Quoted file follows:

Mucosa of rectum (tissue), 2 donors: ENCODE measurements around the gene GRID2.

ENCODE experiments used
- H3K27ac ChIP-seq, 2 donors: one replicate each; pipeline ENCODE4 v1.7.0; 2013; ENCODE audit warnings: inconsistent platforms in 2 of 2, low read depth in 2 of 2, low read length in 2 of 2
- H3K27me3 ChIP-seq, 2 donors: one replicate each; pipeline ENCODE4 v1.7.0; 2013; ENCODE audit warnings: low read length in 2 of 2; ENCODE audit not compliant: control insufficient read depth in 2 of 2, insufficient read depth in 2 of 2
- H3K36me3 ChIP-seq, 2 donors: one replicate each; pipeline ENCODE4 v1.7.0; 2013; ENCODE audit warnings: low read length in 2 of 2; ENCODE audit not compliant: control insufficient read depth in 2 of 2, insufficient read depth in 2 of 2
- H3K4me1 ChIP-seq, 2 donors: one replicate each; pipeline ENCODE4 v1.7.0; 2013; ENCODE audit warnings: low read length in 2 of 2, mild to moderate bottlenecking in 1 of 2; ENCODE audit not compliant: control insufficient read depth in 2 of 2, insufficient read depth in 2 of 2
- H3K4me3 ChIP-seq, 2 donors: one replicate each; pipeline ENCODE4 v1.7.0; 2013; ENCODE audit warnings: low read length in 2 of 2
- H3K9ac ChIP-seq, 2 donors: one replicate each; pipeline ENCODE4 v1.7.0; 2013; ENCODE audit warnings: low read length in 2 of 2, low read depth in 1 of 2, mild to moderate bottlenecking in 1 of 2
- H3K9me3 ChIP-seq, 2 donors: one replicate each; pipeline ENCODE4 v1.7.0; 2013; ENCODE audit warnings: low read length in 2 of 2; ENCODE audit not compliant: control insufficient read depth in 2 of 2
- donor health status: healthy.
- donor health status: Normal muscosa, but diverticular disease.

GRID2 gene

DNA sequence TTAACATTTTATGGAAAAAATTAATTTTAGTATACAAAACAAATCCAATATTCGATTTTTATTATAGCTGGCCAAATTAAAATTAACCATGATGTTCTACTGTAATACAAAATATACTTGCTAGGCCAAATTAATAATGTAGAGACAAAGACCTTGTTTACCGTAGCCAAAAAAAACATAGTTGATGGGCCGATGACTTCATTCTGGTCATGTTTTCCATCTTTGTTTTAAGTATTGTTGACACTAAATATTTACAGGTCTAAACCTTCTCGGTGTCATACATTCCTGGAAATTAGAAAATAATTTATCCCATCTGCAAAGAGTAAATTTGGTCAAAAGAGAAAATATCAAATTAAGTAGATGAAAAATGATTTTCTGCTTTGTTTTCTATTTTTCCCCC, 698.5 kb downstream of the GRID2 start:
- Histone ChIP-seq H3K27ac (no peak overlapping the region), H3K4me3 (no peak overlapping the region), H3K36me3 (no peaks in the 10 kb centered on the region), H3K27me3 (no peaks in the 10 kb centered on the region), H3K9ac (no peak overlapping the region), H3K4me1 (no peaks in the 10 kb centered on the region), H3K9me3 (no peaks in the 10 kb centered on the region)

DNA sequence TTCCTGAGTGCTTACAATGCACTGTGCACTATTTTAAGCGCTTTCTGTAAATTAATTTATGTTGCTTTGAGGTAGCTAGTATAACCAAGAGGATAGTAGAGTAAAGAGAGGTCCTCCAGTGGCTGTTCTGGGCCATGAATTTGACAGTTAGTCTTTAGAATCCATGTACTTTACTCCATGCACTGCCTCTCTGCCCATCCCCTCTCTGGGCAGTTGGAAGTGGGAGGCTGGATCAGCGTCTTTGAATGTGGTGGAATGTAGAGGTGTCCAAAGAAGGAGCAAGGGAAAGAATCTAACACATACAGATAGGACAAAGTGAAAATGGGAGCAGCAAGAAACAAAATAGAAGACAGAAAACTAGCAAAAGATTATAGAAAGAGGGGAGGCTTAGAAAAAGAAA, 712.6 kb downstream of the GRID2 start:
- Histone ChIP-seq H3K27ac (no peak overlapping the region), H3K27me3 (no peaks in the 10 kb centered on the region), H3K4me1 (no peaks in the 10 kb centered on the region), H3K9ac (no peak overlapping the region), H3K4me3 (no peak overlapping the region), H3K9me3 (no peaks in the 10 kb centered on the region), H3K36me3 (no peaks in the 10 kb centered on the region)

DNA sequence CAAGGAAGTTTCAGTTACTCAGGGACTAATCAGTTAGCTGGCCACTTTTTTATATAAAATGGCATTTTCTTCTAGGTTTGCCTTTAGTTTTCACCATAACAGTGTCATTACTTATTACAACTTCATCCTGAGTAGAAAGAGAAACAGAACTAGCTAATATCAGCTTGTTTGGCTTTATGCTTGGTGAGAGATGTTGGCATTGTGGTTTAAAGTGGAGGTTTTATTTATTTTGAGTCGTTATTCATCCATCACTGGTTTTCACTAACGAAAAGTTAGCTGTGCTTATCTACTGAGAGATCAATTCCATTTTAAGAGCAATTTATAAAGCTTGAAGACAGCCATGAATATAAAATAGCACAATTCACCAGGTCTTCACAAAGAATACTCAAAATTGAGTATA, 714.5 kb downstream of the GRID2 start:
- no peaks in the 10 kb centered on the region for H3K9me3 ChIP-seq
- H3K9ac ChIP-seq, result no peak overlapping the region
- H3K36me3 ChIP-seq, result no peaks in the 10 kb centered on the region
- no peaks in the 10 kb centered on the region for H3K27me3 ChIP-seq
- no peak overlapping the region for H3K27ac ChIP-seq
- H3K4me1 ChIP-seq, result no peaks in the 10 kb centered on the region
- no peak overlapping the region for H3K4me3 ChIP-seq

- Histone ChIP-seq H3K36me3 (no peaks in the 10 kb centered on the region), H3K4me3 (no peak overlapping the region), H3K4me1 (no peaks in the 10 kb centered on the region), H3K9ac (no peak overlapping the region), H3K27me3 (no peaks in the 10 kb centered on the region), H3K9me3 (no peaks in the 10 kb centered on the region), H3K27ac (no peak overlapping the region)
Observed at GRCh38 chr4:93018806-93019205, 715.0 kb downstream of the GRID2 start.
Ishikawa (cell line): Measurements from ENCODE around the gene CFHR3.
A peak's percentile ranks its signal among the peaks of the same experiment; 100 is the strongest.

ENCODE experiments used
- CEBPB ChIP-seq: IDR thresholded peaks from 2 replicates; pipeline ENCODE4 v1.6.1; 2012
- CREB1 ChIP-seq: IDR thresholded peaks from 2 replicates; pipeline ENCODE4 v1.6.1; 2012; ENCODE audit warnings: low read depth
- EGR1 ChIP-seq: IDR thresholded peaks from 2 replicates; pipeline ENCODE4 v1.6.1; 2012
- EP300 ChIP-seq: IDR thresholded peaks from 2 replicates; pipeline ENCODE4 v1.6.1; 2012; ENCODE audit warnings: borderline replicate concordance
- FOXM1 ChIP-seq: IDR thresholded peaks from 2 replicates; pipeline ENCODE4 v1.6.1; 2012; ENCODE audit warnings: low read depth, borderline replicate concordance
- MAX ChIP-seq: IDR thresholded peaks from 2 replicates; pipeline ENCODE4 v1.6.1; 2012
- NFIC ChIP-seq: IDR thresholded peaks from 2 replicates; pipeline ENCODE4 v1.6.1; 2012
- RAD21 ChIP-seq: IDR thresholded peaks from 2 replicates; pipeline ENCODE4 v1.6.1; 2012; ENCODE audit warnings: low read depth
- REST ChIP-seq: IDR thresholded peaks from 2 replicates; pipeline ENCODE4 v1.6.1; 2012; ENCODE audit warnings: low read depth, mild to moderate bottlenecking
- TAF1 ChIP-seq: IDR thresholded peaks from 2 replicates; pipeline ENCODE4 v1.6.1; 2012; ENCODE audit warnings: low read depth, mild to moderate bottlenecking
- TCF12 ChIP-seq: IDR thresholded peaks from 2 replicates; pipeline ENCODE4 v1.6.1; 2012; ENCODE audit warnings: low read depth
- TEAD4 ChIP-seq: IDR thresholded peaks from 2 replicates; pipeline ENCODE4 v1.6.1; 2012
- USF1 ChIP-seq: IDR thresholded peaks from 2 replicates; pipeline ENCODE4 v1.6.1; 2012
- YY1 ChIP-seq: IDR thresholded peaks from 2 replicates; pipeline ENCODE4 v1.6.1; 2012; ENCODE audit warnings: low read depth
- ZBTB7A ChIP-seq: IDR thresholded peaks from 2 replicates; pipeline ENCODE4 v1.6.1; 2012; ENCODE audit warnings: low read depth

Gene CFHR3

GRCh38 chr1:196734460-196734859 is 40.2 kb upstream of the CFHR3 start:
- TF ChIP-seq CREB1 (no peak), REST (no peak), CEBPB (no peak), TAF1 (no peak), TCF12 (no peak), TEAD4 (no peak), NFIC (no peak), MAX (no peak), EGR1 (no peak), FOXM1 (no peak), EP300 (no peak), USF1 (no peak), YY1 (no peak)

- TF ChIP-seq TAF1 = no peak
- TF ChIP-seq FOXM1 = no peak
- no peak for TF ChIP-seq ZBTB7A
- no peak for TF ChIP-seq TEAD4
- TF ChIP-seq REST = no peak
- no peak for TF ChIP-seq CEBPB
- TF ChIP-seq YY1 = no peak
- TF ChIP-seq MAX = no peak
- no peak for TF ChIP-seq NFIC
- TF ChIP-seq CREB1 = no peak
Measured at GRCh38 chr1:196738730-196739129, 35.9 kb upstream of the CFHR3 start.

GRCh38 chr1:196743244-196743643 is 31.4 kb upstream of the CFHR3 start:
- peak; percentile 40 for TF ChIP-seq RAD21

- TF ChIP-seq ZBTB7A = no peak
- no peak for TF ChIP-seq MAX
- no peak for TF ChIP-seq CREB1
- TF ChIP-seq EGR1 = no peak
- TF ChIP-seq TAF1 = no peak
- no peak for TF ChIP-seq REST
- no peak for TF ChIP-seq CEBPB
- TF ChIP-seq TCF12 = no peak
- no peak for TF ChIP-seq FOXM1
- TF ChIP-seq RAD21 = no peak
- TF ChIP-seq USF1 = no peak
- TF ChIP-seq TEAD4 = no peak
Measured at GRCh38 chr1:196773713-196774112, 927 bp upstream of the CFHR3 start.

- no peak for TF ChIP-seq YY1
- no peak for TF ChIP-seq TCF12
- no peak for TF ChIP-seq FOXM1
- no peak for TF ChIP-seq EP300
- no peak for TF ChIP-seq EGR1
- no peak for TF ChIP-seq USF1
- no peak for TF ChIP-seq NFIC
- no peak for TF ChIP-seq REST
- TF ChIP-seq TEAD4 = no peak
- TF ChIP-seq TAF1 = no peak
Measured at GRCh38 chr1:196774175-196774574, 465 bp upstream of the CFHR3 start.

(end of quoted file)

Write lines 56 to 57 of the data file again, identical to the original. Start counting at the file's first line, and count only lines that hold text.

- no peak for TF ChIP-seq NFIC
- TF ChIP-seq CREB1 = no peak